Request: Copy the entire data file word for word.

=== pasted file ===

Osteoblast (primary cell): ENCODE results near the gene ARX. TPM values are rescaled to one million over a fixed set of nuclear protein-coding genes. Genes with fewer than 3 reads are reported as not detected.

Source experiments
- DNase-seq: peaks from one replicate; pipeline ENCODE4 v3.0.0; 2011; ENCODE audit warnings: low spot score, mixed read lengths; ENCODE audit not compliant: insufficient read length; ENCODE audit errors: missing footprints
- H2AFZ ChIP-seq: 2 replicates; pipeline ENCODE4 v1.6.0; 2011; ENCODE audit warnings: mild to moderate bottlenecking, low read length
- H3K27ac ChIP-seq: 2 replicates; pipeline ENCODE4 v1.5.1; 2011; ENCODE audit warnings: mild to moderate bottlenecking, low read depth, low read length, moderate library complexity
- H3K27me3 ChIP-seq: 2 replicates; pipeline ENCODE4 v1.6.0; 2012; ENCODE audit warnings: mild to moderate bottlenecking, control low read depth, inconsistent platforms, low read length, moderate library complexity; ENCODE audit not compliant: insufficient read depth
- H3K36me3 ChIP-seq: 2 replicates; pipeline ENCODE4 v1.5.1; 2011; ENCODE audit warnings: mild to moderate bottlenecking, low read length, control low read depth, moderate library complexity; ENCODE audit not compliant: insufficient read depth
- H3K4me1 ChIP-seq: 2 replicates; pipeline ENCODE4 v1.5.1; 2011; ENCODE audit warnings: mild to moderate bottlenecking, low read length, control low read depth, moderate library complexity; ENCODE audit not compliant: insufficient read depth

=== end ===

Osteoblast (primary cell): ENCODE results near the gene ARX. TPM values are rescaled to one million over a fixed set of nuclear protein-coding genes. Genes with fewer than 3 reads are reported as not detected.

Source experiments
- DNase-seq: peaks from one replicate; pipeline ENCODE4 v3.0.0; 2011; ENCODE audit warnings: low spot score, mixed read lengths; ENCODE audit not compliant: insufficient read length; ENCODE audit errors: missing footprints
- H2AFZ ChIP-seq: 2 replicates; pipeline ENCODE4 v1.6.0; 2011; ENCODE audit warnings: mild to moderate bottlenecking, low read length
- H3K27ac ChIP-seq: 2 replicates; pipeline ENCODE4 v1.5.1; 2011; ENCODE audit warnings: mild to moderate bottlenecking, low read depth, low read length, moderate library complexity
- H3K27me3 ChIP-seq: 2 replicates; pipeline ENCODE4 v1.6.0; 2012; ENCODE audit warnings: mild to moderate bottlenecking, control low read depth, inconsistent platforms, low read length, moderate library complexity; ENCODE audit not compliant: insufficient read depth
- H3K36me3 ChIP-seq: 2 replicates; pipeline ENCODE4 v1.5.1; 2011; ENCODE audit warnings: mild to moderate bottlenecking, low read length, control low read depth, moderate library complexity; ENCODE audit not compliant: insufficient read depth
- H3K4me1 ChIP-seq: 2 replicates; pipeline ENCODE4 v1.5.1; 2011; ENCODE audit warnings: mild to moderate bottlenecking, low read length, control low read depth, moderate library complexity; ENCODE audit not compliant: insufficient read depth